January 7, 2018

Wedding Photography

Unique wedding photography: how to avoid clichés?

Photography

Whatever you read, here or on any other blog, remember one thing. Photography is a numbers’ game. A game of practice. Even if we would set you up with an amazing shot to make at your next wedding, chances are it wouldn’t be that good.

So, go out there with a mindset of an adventure and practice. And practice some more.

Key No.1 – Find your character

Don’t worry, it’s not something you should develop on the first day. But the truth is, the easiest way to avoid clichés is to develop your own character, instinct and style. Take your time, focus on the target’s perspective but try adding something of your own.

Have you tried the rain of glitter? Or the through the glass-upside down effect? Or come up with your own experiments.

Then, even if it’s a cliché, it’s one of your own.

Key No.2 – Learn the structure

Yes, even if that mean pictures of newlyweds under a tree holding hands or the good ol’ bridesmaids carrying the groom’ shot. To up your game as a photographer, you must know the rules before you break them (look at me – throwing clichés in an article teaching how to avoid them).

PhotographyKey No.3 – Get ready

One thing you don’t have at the wedding is time. So, as much planning that can be done, should be done. Even if it’s not in your contract, make the extra mile. Get to the event early or the day before and plan your shots. Plus, if the site is getting ready, it’s a great time to make delightful pre-event shots.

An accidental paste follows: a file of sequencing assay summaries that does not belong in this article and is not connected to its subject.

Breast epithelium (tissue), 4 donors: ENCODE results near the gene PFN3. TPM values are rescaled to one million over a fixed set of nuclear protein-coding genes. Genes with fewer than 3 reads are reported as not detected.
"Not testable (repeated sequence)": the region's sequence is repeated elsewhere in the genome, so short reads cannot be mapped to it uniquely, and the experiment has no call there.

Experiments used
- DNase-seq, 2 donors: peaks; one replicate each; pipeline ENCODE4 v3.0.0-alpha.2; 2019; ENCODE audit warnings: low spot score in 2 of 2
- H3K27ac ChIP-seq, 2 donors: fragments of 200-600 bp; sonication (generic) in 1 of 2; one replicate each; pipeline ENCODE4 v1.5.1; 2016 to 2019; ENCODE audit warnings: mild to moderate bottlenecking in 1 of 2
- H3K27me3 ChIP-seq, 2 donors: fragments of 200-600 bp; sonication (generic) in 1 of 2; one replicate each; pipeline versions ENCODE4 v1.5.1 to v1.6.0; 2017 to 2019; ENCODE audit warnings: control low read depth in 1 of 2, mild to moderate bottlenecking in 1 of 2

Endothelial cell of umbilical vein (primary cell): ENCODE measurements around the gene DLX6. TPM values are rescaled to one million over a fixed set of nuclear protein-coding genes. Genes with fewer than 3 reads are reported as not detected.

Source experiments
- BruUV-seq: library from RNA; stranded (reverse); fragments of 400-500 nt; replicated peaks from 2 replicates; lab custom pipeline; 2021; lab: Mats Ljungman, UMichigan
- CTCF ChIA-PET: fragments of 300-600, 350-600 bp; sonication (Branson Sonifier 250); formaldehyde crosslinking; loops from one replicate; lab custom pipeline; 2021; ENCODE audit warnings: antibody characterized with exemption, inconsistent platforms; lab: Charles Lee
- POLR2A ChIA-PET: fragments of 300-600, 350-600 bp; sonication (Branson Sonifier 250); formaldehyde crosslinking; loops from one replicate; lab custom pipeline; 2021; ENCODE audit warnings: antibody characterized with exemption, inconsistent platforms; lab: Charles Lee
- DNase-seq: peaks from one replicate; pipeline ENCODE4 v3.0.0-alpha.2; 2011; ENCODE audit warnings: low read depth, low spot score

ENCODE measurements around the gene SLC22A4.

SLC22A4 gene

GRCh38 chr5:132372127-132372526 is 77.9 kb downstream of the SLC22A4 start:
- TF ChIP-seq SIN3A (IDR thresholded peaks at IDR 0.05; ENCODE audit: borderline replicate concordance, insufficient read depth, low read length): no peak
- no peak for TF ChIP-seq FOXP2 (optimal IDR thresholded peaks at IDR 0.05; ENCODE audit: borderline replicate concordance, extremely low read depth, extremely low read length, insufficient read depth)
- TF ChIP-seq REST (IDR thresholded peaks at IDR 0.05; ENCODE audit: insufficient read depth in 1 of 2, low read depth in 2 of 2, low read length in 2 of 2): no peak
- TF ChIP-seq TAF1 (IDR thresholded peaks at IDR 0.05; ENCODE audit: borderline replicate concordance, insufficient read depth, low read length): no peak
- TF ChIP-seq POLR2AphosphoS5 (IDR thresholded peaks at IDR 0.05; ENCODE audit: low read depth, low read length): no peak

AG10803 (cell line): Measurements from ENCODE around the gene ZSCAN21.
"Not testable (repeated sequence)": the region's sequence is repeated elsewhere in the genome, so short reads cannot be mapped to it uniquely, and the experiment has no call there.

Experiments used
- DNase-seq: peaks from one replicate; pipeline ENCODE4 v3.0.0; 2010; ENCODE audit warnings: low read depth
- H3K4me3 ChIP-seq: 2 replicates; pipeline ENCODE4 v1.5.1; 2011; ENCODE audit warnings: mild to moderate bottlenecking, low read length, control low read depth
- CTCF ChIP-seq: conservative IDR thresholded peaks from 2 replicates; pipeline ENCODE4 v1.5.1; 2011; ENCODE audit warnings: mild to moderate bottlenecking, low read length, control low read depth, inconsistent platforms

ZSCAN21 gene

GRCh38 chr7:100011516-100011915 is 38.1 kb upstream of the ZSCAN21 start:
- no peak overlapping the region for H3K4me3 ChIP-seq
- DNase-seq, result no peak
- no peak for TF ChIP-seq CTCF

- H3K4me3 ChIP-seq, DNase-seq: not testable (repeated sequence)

There is nothing worse than to stand around while the photographer is trying to figure out the shot.

Tip: if you are a day early, think about where the Sun will be during the event.

Key No.4 – Talk to the clients

This should go without saying but clients come first. They may not be educated in photography, so take time to explain, but in the end, what they ask is what you should deliver. If they are looking for some simple, ‘off to a journey of lifetime’ pictures you should either not work with that client or do what they ask, even if that means making your peace with clichés.